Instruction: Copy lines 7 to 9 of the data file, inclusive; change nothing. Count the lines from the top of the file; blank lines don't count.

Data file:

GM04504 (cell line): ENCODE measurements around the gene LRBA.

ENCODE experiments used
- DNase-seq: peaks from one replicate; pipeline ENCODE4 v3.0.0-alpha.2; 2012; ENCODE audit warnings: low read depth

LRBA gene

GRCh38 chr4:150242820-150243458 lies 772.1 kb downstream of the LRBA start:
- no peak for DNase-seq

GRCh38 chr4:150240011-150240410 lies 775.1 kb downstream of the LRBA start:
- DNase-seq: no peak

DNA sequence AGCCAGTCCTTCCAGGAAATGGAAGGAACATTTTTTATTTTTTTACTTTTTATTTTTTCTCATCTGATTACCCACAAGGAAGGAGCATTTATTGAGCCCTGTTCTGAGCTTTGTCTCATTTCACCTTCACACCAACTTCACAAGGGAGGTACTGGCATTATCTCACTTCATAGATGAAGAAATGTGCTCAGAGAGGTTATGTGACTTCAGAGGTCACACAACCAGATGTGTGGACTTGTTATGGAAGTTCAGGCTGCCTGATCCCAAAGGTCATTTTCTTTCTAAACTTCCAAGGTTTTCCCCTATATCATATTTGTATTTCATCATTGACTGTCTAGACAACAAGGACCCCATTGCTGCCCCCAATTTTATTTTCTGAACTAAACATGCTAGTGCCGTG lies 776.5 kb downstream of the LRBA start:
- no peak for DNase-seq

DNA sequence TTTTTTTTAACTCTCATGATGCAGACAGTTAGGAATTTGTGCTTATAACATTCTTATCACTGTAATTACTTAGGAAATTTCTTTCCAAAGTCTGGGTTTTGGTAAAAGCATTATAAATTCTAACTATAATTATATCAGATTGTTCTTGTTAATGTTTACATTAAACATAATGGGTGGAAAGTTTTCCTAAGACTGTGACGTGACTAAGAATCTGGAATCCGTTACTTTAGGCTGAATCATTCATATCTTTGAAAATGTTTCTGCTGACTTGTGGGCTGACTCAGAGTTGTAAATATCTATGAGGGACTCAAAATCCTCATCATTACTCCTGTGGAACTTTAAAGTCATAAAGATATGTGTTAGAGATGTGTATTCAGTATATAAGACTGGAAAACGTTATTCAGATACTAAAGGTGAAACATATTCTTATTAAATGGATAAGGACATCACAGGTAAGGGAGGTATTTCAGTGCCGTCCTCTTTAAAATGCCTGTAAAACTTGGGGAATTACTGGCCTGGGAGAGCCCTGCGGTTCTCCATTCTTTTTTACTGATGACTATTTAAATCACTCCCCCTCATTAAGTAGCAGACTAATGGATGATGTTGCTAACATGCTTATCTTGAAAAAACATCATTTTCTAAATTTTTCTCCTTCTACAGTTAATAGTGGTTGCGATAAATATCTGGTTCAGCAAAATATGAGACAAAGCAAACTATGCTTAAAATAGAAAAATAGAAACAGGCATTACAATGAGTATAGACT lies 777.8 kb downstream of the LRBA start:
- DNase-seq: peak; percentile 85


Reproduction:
GRCh38 chr4:150240011-150240410 lies 775.1 kb downstream of the LRBA start:
- DNase-seq: no peak

DNA sequence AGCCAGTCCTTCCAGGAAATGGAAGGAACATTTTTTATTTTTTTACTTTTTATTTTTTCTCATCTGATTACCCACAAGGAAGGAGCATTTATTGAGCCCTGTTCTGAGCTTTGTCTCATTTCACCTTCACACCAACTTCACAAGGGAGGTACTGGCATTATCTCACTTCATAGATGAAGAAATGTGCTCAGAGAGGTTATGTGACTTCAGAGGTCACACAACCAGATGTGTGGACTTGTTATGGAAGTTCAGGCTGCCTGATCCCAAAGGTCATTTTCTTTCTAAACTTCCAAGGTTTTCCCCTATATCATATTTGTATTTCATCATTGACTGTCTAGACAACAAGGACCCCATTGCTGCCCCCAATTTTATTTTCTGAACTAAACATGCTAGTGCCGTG lies 776.5 kb downstream of the LRBA start: